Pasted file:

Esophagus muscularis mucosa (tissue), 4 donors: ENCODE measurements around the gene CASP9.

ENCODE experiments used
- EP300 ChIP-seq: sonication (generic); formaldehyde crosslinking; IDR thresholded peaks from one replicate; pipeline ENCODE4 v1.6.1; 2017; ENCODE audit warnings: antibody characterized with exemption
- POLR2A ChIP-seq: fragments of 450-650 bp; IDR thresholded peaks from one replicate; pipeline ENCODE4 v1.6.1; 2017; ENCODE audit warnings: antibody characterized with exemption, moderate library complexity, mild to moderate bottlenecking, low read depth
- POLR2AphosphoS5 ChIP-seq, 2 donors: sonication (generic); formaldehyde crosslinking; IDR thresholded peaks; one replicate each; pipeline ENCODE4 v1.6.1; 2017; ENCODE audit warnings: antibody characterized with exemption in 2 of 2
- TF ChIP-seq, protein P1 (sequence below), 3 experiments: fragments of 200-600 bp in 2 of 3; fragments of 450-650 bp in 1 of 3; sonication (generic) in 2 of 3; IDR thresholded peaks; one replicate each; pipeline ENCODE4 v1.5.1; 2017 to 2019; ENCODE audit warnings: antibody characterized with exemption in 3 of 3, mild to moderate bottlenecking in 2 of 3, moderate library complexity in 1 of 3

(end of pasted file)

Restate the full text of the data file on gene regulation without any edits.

Esophagus muscularis mucosa (tissue), 4 donors: ENCODE measurements around the gene CASP9.

ENCODE experiments used
- EP300 ChIP-seq: sonication (generic); formaldehyde crosslinking; IDR thresholded peaks from one replicate; pipeline ENCODE4 v1.6.1; 2017; ENCODE audit warnings: antibody characterized with exemption
- POLR2A ChIP-seq: fragments of 450-650 bp; IDR thresholded peaks from one replicate; pipeline ENCODE4 v1.6.1; 2017; ENCODE audit warnings: antibody characterized with exemption, moderate library complexity, mild to moderate bottlenecking, low read depth
- POLR2AphosphoS5 ChIP-seq, 2 donors: sonication (generic); formaldehyde crosslinking; IDR thresholded peaks; one replicate each; pipeline ENCODE4 v1.6.1; 2017; ENCODE audit warnings: antibody characterized with exemption in 2 of 2
- TF ChIP-seq, protein P1 (sequence below), 3 experiments: fragments of 200-600 bp in 2 of 3; fragments of 450-650 bp in 1 of 3; sonication (generic) in 2 of 3; IDR thresholded peaks; one replicate each; pipeline ENCODE4 v1.5.1; 2017 to 2019; ENCODE audit warnings: antibody characterized with exemption in 3 of 3, mild to moderate bottlenecking in 2 of 3, moderate library complexity in 1 of 3